THE WRITER OF OZYMANDIAS, MOIRA WALLEY-BECKETТHow did you end up working on Breaking Bad?
I came on board in Season 2. I was obsessed with the show after watching it in Season One. I was working on another show at the time and the writer’s strike hit and suddenly I had all this time on the picket line and I just couldn’t stop thinking about Breaking Bad.
So I wrote a spec script and my agent was like, “Don’t fucking do that. That’s ridiculous. You can’t write a spec script on a show you actually want to work on. You have to write a spec script of some other cable show and then I can get it to Vince Gilligan’s producers.
But I can get kind of crazy obsessive like that and I just had the need to write it. I had the characters voices stuck in my head.
On the very day I was being offered a job on a network show my agent got me a meeting with Melissa Bernstein, one of the producers on Breaking Bad, basically just to shut me up. I went in and met her and I mentioned that I’d written a spec and she was like, “Really?” She was completely shocked and said that Vince would be so thrilled to know that someone loved the show enough to write a spec.
I felt like a goofy fan girl (which I was) and when she asked me “What’s it about?” I just sort of pitched it out.
I guess she liked the pitch because she was like, “Wow. Can I read it?” and I said, “I’m pretty sure there’s like six reasons why not.” And she looks me in the eye and says, “Can I read it?”. It was a Vegas moment. A gamble.
At this point I’m getting offered another job that afternoon and I haven’t finished Act 4 of the Breaking Bad spec. I told her she could read it and I’d get it to her the next morning.
So, I went to the job interview. They offered me the job. I went home. I finished Act 4 that night. I sent it to my agent the next morning, a Friday. He read it. He sent it to Melissa. Melissa read it. She sent it to Vince.
Come Monday, I’m sitting by the phone thinking, “What’s going to happen in my life?” And the other show is going, “Okay, we made the offer when are you going to counter? What’s happening?” and we’re like, “Just a second.” I didn’t hear anything all day. It was the world’s longest day, let me tell you.
Finally, at 4 o’clock that Monday afternoon I get a call. “Vince Gilligan wants to meet you.”
So I jumped in my car and raced across town and… it was kismet. He uttered the best sentence ever to me. With his sweet Virginia accent, he says, “I don’t know how you did that. I don’t know how you knew the characters so well, but my intention is to offer you a job — I just don’t know if I have a job to offer.” And I was like, “I’ll TAKE IT!” and he’s like, “Wait, wait, wait you better talk to your agent. Because we don’t even have a pickup and I don’t know what’s going to happen.”And I was like, “I’ll TAKE IT!”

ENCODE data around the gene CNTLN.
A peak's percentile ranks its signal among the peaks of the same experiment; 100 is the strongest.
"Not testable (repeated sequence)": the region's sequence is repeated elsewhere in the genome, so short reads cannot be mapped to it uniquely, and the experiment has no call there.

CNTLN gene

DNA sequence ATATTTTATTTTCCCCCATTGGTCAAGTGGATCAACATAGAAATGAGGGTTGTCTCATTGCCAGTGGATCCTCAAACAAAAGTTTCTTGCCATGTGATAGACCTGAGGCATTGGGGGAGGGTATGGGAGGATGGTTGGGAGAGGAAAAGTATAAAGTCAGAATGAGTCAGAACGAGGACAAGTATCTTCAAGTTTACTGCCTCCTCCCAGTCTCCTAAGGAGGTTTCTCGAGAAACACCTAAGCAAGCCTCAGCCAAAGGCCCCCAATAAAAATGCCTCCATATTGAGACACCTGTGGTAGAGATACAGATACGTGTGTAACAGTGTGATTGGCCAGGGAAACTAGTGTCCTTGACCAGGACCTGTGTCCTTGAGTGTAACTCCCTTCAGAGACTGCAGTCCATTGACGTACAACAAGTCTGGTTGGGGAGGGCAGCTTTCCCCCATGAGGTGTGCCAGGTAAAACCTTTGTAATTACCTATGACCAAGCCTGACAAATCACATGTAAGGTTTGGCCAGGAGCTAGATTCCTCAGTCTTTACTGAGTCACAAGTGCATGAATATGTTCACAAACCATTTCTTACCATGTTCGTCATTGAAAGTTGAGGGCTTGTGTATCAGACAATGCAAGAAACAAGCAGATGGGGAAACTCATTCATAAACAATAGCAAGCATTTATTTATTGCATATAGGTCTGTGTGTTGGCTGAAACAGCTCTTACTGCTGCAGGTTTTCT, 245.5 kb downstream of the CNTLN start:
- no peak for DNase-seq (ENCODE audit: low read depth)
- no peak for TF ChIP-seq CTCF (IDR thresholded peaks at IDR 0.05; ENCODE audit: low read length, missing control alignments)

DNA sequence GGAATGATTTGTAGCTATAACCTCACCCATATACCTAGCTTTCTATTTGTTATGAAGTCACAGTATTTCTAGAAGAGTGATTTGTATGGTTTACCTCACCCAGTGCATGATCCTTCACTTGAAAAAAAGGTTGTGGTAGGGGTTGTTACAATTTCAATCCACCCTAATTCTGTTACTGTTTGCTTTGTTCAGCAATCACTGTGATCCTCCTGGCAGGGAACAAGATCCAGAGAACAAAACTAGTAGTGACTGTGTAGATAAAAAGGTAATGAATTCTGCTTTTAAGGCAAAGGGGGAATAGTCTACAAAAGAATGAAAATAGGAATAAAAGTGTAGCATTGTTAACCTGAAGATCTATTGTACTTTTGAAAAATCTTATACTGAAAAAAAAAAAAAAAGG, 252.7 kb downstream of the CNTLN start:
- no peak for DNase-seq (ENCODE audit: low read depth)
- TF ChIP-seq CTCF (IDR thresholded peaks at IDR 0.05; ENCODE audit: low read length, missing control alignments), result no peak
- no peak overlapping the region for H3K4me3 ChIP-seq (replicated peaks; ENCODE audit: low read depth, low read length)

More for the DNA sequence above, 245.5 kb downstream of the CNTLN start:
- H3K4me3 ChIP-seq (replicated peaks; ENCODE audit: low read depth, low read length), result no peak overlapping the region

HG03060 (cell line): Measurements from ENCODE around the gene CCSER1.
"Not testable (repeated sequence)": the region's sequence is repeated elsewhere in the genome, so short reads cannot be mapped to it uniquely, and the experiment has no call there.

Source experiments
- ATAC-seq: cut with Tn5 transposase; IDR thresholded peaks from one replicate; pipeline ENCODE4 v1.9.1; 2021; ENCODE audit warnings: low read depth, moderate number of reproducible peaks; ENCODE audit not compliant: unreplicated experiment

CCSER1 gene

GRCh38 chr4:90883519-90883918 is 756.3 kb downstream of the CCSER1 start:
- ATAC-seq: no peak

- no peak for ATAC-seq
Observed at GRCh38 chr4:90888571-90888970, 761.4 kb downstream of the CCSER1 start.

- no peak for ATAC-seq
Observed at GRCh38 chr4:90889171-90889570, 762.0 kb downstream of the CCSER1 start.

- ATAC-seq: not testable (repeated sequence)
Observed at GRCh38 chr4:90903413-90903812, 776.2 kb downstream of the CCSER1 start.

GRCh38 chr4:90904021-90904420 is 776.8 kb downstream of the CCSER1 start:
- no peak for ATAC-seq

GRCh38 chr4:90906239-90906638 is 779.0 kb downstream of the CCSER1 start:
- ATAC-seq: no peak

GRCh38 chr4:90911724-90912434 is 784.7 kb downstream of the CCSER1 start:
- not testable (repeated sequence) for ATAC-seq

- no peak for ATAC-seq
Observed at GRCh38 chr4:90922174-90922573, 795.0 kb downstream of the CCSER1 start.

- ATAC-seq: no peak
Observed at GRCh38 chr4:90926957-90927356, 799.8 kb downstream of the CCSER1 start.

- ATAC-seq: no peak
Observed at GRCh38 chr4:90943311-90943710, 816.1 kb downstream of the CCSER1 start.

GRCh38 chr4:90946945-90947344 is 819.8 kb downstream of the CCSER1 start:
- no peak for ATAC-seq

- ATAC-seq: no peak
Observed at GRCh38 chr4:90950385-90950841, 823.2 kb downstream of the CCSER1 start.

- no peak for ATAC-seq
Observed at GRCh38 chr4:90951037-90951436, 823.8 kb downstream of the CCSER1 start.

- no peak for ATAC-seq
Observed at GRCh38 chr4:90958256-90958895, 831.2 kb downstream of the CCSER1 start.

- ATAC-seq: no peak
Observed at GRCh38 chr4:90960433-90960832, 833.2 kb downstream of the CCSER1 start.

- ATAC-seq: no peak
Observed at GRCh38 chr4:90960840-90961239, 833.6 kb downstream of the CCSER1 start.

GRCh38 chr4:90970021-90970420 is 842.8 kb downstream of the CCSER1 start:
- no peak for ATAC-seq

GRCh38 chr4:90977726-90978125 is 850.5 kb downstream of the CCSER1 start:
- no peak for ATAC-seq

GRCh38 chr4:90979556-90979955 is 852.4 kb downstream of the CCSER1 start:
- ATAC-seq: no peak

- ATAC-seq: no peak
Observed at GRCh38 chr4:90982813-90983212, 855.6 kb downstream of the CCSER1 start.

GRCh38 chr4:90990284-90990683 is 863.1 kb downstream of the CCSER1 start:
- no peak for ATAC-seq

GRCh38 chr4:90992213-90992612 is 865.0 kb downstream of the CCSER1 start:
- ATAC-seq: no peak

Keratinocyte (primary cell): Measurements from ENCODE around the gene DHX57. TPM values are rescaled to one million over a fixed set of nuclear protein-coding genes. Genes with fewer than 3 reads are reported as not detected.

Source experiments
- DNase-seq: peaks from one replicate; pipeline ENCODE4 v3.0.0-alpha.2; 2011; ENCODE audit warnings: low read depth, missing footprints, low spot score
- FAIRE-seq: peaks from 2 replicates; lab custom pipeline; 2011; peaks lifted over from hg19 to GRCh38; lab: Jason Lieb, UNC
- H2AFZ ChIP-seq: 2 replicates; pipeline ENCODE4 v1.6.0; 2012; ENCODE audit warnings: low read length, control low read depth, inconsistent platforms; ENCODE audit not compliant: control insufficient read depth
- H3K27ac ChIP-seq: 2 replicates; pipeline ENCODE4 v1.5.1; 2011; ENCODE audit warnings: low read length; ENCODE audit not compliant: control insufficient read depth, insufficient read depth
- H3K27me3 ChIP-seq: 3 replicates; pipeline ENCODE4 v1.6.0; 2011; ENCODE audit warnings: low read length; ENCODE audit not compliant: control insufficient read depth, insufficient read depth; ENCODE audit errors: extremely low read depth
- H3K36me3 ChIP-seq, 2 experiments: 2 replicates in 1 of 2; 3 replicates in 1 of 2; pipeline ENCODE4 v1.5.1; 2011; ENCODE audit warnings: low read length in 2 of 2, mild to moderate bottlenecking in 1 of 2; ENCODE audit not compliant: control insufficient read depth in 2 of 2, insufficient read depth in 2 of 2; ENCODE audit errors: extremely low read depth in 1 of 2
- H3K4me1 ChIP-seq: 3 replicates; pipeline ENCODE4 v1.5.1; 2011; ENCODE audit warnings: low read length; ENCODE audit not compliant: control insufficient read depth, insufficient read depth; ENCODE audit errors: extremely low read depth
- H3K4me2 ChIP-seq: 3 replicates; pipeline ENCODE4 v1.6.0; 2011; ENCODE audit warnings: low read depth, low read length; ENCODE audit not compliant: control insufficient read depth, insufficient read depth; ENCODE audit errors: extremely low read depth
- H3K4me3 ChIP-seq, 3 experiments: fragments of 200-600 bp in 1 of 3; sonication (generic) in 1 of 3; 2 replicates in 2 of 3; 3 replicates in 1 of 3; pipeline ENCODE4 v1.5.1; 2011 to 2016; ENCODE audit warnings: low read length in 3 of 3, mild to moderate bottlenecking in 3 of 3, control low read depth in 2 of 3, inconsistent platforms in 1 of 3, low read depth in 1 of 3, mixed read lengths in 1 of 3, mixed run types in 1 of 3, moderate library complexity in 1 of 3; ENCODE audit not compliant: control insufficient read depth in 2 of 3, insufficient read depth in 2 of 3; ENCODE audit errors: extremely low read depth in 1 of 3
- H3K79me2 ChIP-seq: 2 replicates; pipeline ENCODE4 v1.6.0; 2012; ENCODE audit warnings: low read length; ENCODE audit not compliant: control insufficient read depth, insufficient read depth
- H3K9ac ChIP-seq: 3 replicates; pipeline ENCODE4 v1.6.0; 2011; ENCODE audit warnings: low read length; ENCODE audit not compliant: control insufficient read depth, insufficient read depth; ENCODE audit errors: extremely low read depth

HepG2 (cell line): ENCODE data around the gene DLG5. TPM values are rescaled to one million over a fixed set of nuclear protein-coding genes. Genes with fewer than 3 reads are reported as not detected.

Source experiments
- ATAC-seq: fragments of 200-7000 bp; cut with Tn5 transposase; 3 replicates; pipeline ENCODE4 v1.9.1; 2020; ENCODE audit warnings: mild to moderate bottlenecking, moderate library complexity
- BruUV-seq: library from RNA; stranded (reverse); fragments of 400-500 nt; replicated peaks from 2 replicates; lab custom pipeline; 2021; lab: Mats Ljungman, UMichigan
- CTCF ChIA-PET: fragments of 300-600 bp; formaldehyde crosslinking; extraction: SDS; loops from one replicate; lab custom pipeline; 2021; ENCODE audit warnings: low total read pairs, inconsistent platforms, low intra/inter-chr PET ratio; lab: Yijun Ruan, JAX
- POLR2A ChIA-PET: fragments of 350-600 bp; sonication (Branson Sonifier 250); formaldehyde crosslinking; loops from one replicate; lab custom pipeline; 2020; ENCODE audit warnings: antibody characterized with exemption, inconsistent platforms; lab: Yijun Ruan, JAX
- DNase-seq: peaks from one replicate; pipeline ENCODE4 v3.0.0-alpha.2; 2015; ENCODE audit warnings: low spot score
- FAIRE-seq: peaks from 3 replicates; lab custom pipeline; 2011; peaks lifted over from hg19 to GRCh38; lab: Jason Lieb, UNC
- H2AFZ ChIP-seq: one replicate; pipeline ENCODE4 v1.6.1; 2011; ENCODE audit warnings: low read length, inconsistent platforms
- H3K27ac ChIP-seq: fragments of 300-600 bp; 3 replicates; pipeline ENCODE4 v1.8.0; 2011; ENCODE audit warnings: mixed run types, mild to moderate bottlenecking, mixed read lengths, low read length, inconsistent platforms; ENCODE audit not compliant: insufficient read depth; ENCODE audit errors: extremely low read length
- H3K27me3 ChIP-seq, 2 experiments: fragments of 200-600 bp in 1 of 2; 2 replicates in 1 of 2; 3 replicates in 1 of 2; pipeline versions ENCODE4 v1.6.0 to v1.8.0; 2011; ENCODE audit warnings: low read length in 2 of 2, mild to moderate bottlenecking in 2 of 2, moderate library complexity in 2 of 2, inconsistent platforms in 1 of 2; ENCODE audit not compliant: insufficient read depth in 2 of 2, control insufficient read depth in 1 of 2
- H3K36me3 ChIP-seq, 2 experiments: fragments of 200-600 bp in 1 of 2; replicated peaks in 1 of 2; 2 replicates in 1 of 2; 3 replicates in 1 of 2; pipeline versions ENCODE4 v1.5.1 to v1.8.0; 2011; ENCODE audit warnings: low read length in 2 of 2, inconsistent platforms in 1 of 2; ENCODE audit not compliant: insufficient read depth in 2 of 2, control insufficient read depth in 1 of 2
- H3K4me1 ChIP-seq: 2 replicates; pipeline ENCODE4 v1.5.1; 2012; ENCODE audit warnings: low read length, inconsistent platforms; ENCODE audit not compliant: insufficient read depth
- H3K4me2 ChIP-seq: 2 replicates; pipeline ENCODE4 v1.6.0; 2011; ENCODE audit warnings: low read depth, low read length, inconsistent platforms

So I turned down the other job and I waited. I waited for over 6 weeks to hear if there was even going to be any more Breaking Bad at all.
Finally, they got picked up for Season Two and I’ve been on the show ever since.
Fun factoid: Creator Vince Gilligan got his start in television with the series The X-Files, which featured a character The Smoking Man (William B. Davis). The title of episode 1x04, “Cancer Man,” was also the disparaging nickname that Fox Mulder had given to the Cigarette-Smoking Man on that series. Bonus fact: Morley’s are a fictional brand of cigarette seen in many films and TV shows — they’ve been puffed on by such icons as Jack Bauer in 24, Spike in Buffy The Vampire Slayer and Chandler in Friends. But most famously, they are the poison of choice for Cigarette-Smoking Man. A Morley cig is glimpsed in Breaking Bad’s pilot, being flicked out of the RV window by thug Emilio.
– from The Five Best X-Files In-Jokes In Breaking Bad
Observations: "Jesse drops by Walt’s place, when the ballbuster is out, for a quick debrief. Saksida from the Breaking Bad Reddit found a great thematic/visual similarity between this scene and Walt visiting Jesse in ‘Gliding Over All’: Despite what it looks like, in both cases they’ve come to give other partner their share. Walt looks through the peephole, Jesse through the window…Walt asks Jesse to leave while in 5x08 Jesse brings up an excuse to make him leave, etc. It’s amazing how they switched roles. (Also notice how Walt warns Jesse not to come back again, like how Jesse tells him the same in ‘Bug’.)”
Observations: “The attempt to contextualize Jesse isn’t as interesting as the portrait of his parents; how many upwardly-mobile suburbanites have had to resort to applying some kind of agreed-upon strategy to deal with their druggie children? Watching Jesse at the kitchen table getting dressed down by his folks was less a filling-in of his backstory than a facet of this episode’s theme: the humiliation of having your life plans and self-image obliterated by other people who know what’s best for you.” – Donna Bowman’s review of 1x04